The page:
Education Policy | Post Primary | Preschool | Primary | Tertiary | Search


Legal Advice Confirms Uni Group’s Discrimination Claim

Media Release: ProLife New Zealand
Date: 5 October 2017

Legal Advice Confirms University Group’s Claim of Discrimination

Prolife New Zealand welcomes news from Prolife Auckland that the threatened disaffiliation of their club has not proceeded. Legal advice to the AUSA confirmed Prolife New Zealand’s view that the disaffiliation was probably illegal.

The AUSA’s lawyers found the question could be considered biased or leading, making the question procedurally improper and in breach of the spirit of the AUSA constitution.

“The whole process baffled me a little, to be honest” says PLNZ Spokesperson, Mary-Anne Evers. “An unsubstantiated, anonymous question was submitted to be included in the AUSA referendum shortly before voting opened. The club had very little time to respond to it, or to engage students in real discussion on the matter. Then when the results came out they were “provisional” because they weren’t sure about whether they were allowed to do what they were doing. It just didn’t seem like due process.”

By following the legal advice, AUSA has put themselves more in line with Students’ Associations across the country. Students’ Associations at Massey University in Palmerston North, The University of Canterbury and The University of Otago recognize the value of open, robust debate about contentions decisions and support the Prolife Clubs based there.

“They may not agree with the views that our clubs hold, but at least they recognize our right to free speech, and don’t try and suppress views that they disagree with.”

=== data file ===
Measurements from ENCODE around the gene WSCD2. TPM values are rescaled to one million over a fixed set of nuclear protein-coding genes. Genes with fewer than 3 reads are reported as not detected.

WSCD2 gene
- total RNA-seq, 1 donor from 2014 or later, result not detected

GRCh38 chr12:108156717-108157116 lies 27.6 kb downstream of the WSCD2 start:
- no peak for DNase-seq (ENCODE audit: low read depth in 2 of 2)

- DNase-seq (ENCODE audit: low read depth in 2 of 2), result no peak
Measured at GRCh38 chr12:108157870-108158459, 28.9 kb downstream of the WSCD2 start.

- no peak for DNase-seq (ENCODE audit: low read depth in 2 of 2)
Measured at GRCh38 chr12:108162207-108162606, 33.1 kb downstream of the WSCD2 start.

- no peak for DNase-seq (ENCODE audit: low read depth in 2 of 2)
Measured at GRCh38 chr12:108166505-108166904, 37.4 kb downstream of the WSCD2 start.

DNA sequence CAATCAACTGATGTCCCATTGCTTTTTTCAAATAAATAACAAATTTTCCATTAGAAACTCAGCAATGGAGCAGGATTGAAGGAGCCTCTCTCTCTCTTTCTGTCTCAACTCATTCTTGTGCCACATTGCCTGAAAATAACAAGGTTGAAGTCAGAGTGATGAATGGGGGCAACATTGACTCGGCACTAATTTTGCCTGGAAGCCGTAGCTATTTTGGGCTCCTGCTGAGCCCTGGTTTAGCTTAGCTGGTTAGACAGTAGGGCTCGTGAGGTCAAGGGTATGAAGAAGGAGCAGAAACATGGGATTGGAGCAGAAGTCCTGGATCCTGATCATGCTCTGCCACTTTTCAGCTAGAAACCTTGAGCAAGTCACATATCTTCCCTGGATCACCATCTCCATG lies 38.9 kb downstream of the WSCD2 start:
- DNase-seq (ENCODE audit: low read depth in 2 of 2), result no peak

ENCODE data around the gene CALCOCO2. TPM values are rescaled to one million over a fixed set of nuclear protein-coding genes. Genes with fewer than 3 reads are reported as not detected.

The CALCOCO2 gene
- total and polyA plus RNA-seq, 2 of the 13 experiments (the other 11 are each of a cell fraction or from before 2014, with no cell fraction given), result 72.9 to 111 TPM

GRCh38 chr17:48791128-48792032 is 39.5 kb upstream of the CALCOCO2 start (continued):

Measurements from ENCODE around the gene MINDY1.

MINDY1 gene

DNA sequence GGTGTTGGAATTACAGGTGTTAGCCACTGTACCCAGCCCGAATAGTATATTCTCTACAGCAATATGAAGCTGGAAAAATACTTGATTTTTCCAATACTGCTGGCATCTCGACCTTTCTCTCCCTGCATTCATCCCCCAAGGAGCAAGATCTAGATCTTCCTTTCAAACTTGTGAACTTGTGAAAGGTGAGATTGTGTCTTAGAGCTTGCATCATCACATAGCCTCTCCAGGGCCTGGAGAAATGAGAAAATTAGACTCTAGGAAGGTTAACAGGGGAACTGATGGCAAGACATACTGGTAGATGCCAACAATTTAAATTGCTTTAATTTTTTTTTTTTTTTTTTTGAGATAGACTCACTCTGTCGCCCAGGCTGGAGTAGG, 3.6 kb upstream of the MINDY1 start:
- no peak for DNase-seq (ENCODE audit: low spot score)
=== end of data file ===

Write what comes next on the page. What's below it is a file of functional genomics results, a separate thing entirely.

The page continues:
Evers hopes that the continued presence of Prolife Auckland at the Auckland University will “keep the conversation happening”. She notes that “women on both sides of the debate have a lot in common. We both see difficult situations that women face, including unwanted pregnancy, difficult pregnancies, or gender discrimination (often tied to motherhood or potential motherhood). It’s important that we have an open and rational discussion about how to respond to these issues”.

For help if you, or someone you know, are facing a crisis pregnancy, contact for information of key support services available.


© Scoop Media

Culture Headlines | Health Headlines | Education Headlines


Reuben Moss' Property is Theft! & Kaitani at The Physics Room

Property is Theft! continues Moss’ interest in the contemporary urban environment as a space controlled by pulsing and unequal flows of capital and labour. Kaitani features work by the University of Canterbury Fijian Students Association and Kulimoe’anga Stone Maka. More>>

Handcrafted Form: Rare Treasures From Japan

This unique exhibition at Expressions Whirinaki represents 90 everyday objects made by contemporary Japanese artisans who employ various traditional craft techniques made in regional workshops. The works used in daily life are crafted from raw materials with techniques appropriate to bringing out the best of its medium, balancing ease of use with aesthetic appeal. More>>

Howard Davis Article: A Musical Axis - Brahms, Wagner, Sibelius

Brahms' warm and exquisitely subtle Symphony No. 3 in F major, Wagner's irrepressibly sentimental symphonic poem Siegfried Idyll, and Sibelius' chilling and immensely challenging Violin Concerto in D minor exemplify distinct stages of development in a tangled and convoluted series of skirmishes that came to define subsequent disputes about the nature of post-Romantic orchestral writing well into the following century. More>>

Scoop Review Of Books: A Pale Ghost Writer

Reviewed by Ruth Brassington, Richard Flanagan's new novel is about a novelist hastily ghost-writing the biography of a crook about to go to trial. The reader is kept on a cliff-edge, as the narrator tries to get blood out of his stone man. More>>

New Zealand Wars Commemoration: Witi Ihimaera's Sleeps Standing Moetū

The second of several articles to mark Rā Maumahara, remembering the New Zealand Land Wars. The first was a Q&A with Vincent O’Malley, author of The Great War for New Zealand: Waikato 1800–2000. More>>




  • Wellington
  • Christchurch
  • Auckland